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As Zelensky Requests Jets, Sunak Remains Silent


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President Zelensky: On behalf of Ukrainians, thank you Britain

Prime Minister Rishi Sunak has said “nothing is off the table” after Volodymyr Zelensky urged the UK to supply Ukraine with fighter jets.

Ukraine’s president, who was visiting the UK for the first time since Russia’s invasion, expressed gratitude for the equipment received so far.

But he warned that supplies were “running out” and that this could result in “stagnation” in the conflict.

The UK is to start training Ukrainian forces to fly Nato-standard jets.

Downing Street said Defence Secretary Ben Wallace is investigating what aircraft the UK could potentially offer, but emphasised this was “a long-term solution” and that training pilots could take years.

President Zelensky’s surprise visit to the UK began with meetings in Downing Street, after which he addressed a huge crowd of MPs and peers in the historic setting of Westminster Hall.

“Freedom will win – we know Russia will lose,” he told the audience, adding the UK was with his country on a march to “the most important victory of our lifetime”.

Thanking the UK for its “grit”, he said the country, through its support of Ukraine, had not compromised the “spirit and ideals of these great islands”.

He also singled out Boris Johnson for praise, saying the former prime minister had united others “when it seemed impossible”.

During his speech, which was met with applause throughout, the Ukrainian leader presented House of Commons Speaker Sir Lindsay Hoyle with the helmet of a Ukrainian pilot.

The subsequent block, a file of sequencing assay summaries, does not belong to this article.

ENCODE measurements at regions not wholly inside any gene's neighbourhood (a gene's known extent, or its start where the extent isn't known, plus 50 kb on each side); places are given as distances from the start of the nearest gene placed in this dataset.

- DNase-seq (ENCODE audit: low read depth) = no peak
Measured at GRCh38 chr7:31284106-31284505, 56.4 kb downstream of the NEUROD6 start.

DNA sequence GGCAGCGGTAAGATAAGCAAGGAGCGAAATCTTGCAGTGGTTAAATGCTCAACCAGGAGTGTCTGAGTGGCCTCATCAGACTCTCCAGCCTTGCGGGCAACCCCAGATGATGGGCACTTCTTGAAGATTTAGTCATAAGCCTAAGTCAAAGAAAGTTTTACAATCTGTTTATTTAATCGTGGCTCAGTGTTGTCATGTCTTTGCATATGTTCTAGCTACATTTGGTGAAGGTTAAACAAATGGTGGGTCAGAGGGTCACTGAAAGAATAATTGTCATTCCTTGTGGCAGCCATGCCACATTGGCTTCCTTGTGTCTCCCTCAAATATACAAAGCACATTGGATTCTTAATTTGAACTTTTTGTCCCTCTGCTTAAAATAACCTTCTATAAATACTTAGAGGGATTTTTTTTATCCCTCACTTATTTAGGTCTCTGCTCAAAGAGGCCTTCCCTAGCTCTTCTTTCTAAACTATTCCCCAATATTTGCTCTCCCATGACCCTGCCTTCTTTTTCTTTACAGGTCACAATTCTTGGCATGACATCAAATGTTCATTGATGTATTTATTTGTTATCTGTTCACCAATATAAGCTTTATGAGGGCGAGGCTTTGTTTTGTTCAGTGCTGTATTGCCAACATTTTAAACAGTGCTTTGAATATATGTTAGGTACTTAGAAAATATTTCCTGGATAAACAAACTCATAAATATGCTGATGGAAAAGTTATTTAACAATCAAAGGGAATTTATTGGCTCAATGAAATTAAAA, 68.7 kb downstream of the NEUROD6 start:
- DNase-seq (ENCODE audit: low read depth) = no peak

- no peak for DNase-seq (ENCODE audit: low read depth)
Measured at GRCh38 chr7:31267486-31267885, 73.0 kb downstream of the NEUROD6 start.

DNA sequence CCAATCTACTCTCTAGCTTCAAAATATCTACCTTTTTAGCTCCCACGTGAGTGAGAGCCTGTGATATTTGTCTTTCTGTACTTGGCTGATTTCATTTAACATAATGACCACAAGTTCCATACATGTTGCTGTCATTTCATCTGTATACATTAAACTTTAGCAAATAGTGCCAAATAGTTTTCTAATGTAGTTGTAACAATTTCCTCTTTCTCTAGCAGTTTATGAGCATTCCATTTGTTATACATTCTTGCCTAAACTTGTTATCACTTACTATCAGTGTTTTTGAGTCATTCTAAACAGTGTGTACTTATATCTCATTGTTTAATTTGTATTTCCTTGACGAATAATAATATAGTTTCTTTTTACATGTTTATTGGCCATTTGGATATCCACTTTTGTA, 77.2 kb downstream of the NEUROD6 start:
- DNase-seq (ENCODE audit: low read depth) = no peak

The writing on the helmet reads: “We have freedom, give us wings to protect it.”

Reflecting on his last visit to the UK, in 2020, he recalled thanking his hosts “for delicious English tea”.

“I will be leaving Parliament today, thanking you all in advance for powerful English planes.”

Mr Johnson echoed his calls in a statement saying: “It is time to give the Ukrainians the extra equipment they need to defeat Putin and to restore peace to Ukraine. That means longer range missiles and artillery, it means more tanks, it means planes.”

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Analysis box by Jonathan Beale, defence correspondent

The day started with a commitment from the UK to help train Ukrainian pilots.

But following an impassioned plea by Zelensky for fighter jets themselves, that pledge gradually shifted.

The PM has now ordered the defence secretary to examine ways that the UK can provide Ukraine with fighter jets.

The RAF has a limited number of aircraft it could theoretically provide Ukraine – including about 20 older Typhoon jets.

However, there is a danger Britain is writing cheques it will struggle to cash.

The RAF is already facing a backlog in the training of its own fast jet pilots, maintenance and upkeep of older aircraft is also more difficult.

Even the prime minister has admitted that if Britain does supply fast jets, it will be for the longer term not the near future

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As the first anniversary of Russia’s invasion approaches, Western countries have been considering how to bolster support for Ukraine, with the country braced for a renewed Russian offensive later this month.

The expansion of the UK’s training programme signals a shift, after the UK said it was “not practical” for it to send its aircraft to Ukraine.